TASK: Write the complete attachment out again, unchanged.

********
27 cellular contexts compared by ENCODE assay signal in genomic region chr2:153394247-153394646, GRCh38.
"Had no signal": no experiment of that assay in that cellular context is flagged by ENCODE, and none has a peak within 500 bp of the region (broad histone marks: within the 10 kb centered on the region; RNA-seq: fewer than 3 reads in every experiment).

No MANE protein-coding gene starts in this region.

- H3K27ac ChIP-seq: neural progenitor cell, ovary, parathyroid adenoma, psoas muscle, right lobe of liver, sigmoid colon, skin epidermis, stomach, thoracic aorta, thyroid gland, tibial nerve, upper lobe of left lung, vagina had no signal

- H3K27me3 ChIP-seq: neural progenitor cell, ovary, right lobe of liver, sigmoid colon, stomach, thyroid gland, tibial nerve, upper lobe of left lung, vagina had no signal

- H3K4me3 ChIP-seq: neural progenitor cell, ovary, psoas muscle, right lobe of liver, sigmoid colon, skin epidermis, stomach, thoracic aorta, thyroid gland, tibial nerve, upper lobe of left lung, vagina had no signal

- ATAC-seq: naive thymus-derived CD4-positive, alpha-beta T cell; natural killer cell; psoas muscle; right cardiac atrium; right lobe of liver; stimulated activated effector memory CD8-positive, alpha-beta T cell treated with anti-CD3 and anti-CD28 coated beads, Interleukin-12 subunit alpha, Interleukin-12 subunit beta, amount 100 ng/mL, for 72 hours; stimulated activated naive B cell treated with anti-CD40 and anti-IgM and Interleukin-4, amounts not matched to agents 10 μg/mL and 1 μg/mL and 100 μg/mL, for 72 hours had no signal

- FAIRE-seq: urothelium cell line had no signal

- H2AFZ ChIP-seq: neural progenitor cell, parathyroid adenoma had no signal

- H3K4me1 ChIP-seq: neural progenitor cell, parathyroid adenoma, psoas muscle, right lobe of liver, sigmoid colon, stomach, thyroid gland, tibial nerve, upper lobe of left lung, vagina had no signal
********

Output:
27 cellular contexts compared by ENCODE assay signal in genomic region chr2:153394247-153394646, GRCh38.
"Had no signal": no experiment of that assay in that cellular context is flagged by ENCODE, and none has a peak within 500 bp of the region (broad histone marks: within the 10 kb centered on the region; RNA-seq: fewer than 3 reads in every experiment).

No MANE protein-coding gene starts in this region.

- H3K27ac ChIP-seq: neural progenitor cell, ovary, parathyroid adenoma, psoas muscle, right lobe of liver, sigmoid colon, skin epidermis, stomach, thoracic aorta, thyroid gland, tibial nerve, upper lobe of left lung, vagina had no signal

- H3K27me3 ChIP-seq: neural progenitor cell, ovary, right lobe of liver, sigmoid colon, stomach, thyroid gland, tibial nerve, upper lobe of left lung, vagina had no signal

- H3K4me3 ChIP-seq: neural progenitor cell, ovary, psoas muscle, right lobe of liver, sigmoid colon, skin epidermis, stomach, thoracic aorta, thyroid gland, tibial nerve, upper lobe of left lung, vagina had no signal

- ATAC-seq: naive thymus-derived CD4-positive, alpha-beta T cell; natural killer cell; psoas muscle; right cardiac atrium; right lobe of liver; stimulated activated effector memory CD8-positive, alpha-beta T cell treated with anti-CD3 and anti-CD28 coated beads, Interleukin-12 subunit alpha, Interleukin-12 subunit beta, amount 100 ng/mL, for 72 hours; stimulated activated naive B cell treated with anti-CD40 and anti-IgM and Interleukin-4, amounts not matched to agents 10 μg/mL and 1 μg/mL and 100 μg/mL, for 72 hours had no signal

- FAIRE-seq: urothelium cell line had no signal

- H2AFZ ChIP-seq: neural progenitor cell, parathyroid adenoma had no signal

- H3K4me1 ChIP-seq: neural progenitor cell, parathyroid adenoma, psoas muscle, right lobe of liver, sigmoid colon, stomach, thyroid gland, tibial nerve, upper lobe of left lung, vagina had no signal